Lastly, I was very taken with a point which was peripheral to this article. "[Grandin] laments the way schools have dropped classes like wood shop and metal shop and drafting — the kinds of classes that saved her when she was going to school and failing classes like algebra."

By and large schools only cultivate a sadly impoverished pittance of the myriad of human talents and interests. Kids who are intended someday to be wonderful mechanics, jockeys, artists, musicians, instrument builders - how often during the school day are their passions addressed? Lucky are the kids who like breaking the seal on the test with their sharpened Number 2 pencils and writing essays. There are a lot more people - Temple is among them - who have a brilliance in them for ... something else.

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Monday, May 09, 2005

Happy belated Mother's Day...

I meant to post this yesterday.

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I'm in the middle of some busy weeks. Zed is finishing up his last days of high school and there's a lot of shuffling around for exams, review sessions, picking up forms without which he won't graduate ... he's going in for surgery on Friday so there's a lot to be done in preparation for that ... and we're all going up to New Haven soon for Melina's graduation ... I'm having end-of-season concerts to get through ... on top of that, I've been giving two long walks a day to a neighbor's dog ... this is cutting down on blogging time but I'm determined not to break my every-day-since-January posting streak ...

A gloomy man loses a friend

I recently finished "The Fortunes of Richard Mahony," a trilogy about life in nineteenth century gold-rush Australia. OK, I did gallop through the end of the third book, I must admit, because I couldn't stand the way the author put the screws to her hero: she finished him off with some kind of vertigo-Alzheimer's-stroke-insanity thing on top of his lifelong depression, grandiosity, and restless narcissism, which problems I thought between them made for enough of a punishment.

This prickly protagonist evoked an uncomfortable perspective on my own bad habits. I've been feeling sad lately about lost friends, missed opportunities, disappointments that become partings.

The whole book's online. Here are some excerpts from the first of the three books, Australia Felix, Part 4 chapter 7:

"In Purdy the one person he had been intimate with passed out of his life. There was nobody to take the vacant place. He had been far too busy of late years to form new friendships: what was left of him after the day’s work was done was but a kind of shell ... it grew ever harder to fit yourself to other people: your outlook had become too set, your ideas too unfluid. Hence you clung the faster to ties formed in the old, golden days, worn though these might be to the thinness of a hair....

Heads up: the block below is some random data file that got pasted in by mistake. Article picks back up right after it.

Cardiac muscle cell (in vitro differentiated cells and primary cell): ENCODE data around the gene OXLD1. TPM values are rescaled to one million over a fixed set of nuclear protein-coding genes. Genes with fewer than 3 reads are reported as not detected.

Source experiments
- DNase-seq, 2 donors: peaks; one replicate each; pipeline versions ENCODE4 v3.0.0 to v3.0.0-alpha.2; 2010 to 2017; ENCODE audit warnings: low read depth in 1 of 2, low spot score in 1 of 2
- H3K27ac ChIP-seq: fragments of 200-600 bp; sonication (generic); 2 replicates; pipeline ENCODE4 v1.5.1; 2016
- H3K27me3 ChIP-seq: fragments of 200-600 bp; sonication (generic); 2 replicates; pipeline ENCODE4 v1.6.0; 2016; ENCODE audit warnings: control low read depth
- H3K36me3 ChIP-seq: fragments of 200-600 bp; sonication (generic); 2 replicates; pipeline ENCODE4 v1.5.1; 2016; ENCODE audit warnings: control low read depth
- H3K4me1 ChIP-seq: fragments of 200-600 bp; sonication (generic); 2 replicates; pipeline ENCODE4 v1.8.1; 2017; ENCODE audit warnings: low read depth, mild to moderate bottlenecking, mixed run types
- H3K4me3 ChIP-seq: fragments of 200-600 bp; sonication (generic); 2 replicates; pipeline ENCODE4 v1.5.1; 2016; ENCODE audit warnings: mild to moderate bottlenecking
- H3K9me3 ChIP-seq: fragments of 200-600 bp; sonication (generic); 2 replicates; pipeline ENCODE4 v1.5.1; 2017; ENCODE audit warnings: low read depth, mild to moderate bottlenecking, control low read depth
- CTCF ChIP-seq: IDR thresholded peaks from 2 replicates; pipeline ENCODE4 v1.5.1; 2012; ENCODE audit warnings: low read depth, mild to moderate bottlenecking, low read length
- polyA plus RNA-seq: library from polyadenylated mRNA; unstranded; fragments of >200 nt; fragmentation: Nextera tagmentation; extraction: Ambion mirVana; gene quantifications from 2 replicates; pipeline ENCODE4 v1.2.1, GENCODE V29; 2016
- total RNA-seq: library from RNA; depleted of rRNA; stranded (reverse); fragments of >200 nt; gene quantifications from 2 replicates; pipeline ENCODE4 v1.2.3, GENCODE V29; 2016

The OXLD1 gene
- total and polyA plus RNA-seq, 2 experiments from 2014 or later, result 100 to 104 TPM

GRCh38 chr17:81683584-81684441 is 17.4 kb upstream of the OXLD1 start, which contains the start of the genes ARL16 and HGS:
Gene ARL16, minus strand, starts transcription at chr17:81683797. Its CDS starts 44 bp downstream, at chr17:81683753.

"Better it would assuredly be to have some one to fall back on: it was not good for a man to stand so alone ... People came and went, tried their luck, failed, and flitted off again ... What was the use of troubling to become better acquainted with a person, when, just as you began really to know him, he was up and away? At home, in the old country, a man as often as not died in the place where he was born; and the slow, eventless years, spent shoulder to shoulder, automatically brought about a kind of intimacy.

"He had no talent for friendship, and he knew it; indeed, he would even invert the thing, and say bluntly that his nature had a twist in it which directly hindered friendship; and this, though there came moments when he longed, as your popular mortal never did, for close companionship. Sometimes he felt like a hungry man looking on at a banquet, of which no one invited him to partake, because he had already given it to be understood that he would decline.

"And even more than the friend, he would miss the friendship and all it stood for: this solid base of joint experience; this past of common memories into which one could dip as into a well; this handle of “Do you remember?” which opened the door to such a wealth of anecdote. From now on, the better part of his life would be a closed book to any but himself; there were allusions, jests without number, homely turns of speech, which not a soul but himself would understand. The thought of it made him feel old and empty; affected him like the news of a death."

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Sunday, May 08, 2005